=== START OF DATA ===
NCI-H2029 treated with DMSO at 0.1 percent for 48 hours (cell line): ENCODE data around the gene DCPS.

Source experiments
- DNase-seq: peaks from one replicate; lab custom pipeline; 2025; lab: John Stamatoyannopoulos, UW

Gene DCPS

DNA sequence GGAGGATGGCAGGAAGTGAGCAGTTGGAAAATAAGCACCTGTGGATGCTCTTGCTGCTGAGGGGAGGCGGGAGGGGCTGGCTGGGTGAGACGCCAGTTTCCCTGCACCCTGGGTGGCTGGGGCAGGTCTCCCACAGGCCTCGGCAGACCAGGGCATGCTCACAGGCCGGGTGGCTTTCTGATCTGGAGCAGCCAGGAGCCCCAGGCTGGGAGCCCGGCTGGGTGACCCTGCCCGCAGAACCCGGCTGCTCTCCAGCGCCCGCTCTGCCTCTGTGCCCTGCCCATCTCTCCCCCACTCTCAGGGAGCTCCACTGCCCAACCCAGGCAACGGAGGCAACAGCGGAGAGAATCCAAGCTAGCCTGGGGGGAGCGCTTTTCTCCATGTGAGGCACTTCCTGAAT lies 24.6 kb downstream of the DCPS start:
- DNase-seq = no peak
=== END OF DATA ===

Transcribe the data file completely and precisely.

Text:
NCI-H2029 treated with DMSO at 0.1 percent for 48 hours (cell line): ENCODE data around the gene DCPS.

Source experiments
- DNase-seq: peaks from one replicate; lab custom pipeline; 2025; lab: John Stamatoyannopoulos, UW

Gene DCPS

DNA sequence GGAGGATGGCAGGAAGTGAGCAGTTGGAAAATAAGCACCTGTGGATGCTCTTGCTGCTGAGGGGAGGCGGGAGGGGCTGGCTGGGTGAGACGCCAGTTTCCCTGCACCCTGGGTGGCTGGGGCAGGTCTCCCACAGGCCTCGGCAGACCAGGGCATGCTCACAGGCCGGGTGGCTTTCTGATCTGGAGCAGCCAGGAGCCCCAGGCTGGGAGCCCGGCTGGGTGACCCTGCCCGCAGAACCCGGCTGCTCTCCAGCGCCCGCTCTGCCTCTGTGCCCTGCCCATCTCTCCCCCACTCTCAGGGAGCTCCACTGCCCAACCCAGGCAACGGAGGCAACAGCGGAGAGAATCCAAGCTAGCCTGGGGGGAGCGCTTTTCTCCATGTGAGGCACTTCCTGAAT lies 24.6 kb downstream of the DCPS start:
- DNase-seq = no peak